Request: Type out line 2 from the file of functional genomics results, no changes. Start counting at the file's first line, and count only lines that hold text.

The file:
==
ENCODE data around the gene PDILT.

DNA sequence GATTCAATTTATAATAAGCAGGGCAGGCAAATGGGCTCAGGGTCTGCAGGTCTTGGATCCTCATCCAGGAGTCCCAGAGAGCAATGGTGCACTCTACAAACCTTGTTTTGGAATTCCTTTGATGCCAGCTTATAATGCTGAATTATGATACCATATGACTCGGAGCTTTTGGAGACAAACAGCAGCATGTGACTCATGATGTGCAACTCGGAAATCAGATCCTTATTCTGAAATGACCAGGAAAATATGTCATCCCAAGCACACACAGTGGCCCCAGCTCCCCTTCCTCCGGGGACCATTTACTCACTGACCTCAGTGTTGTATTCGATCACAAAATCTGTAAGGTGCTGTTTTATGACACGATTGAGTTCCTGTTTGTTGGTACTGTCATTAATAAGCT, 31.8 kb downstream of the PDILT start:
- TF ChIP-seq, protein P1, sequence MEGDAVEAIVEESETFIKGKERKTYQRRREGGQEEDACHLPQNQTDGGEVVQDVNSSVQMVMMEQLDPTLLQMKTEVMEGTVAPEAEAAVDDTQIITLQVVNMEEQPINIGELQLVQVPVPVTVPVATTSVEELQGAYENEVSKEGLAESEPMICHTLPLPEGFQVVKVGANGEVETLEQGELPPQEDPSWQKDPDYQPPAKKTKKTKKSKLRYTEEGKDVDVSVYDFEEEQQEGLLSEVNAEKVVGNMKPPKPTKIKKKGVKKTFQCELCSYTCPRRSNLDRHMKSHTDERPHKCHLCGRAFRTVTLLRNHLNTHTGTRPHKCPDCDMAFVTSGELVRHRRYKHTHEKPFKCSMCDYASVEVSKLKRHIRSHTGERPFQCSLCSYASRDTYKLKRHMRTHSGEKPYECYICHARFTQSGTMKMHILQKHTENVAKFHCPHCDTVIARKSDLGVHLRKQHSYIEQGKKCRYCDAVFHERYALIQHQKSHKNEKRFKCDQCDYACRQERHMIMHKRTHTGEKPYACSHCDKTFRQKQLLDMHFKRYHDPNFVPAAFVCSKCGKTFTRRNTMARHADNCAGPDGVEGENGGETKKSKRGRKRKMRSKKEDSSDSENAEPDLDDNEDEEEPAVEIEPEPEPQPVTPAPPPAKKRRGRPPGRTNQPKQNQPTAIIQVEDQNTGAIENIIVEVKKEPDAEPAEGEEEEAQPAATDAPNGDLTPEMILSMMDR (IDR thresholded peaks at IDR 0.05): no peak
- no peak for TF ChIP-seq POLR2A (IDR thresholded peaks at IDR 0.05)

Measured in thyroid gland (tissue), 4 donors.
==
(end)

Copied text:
DNA sequence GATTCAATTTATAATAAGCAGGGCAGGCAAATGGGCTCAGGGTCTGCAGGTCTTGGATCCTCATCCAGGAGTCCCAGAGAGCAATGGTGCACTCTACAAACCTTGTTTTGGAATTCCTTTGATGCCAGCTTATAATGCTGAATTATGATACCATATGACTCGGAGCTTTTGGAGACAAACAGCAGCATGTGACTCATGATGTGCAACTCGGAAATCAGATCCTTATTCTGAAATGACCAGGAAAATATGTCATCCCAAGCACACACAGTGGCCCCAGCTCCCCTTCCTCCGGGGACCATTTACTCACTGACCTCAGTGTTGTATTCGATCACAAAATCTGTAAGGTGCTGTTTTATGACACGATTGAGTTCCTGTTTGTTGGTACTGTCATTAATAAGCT, 31.8 kb downstream of the PDILT start: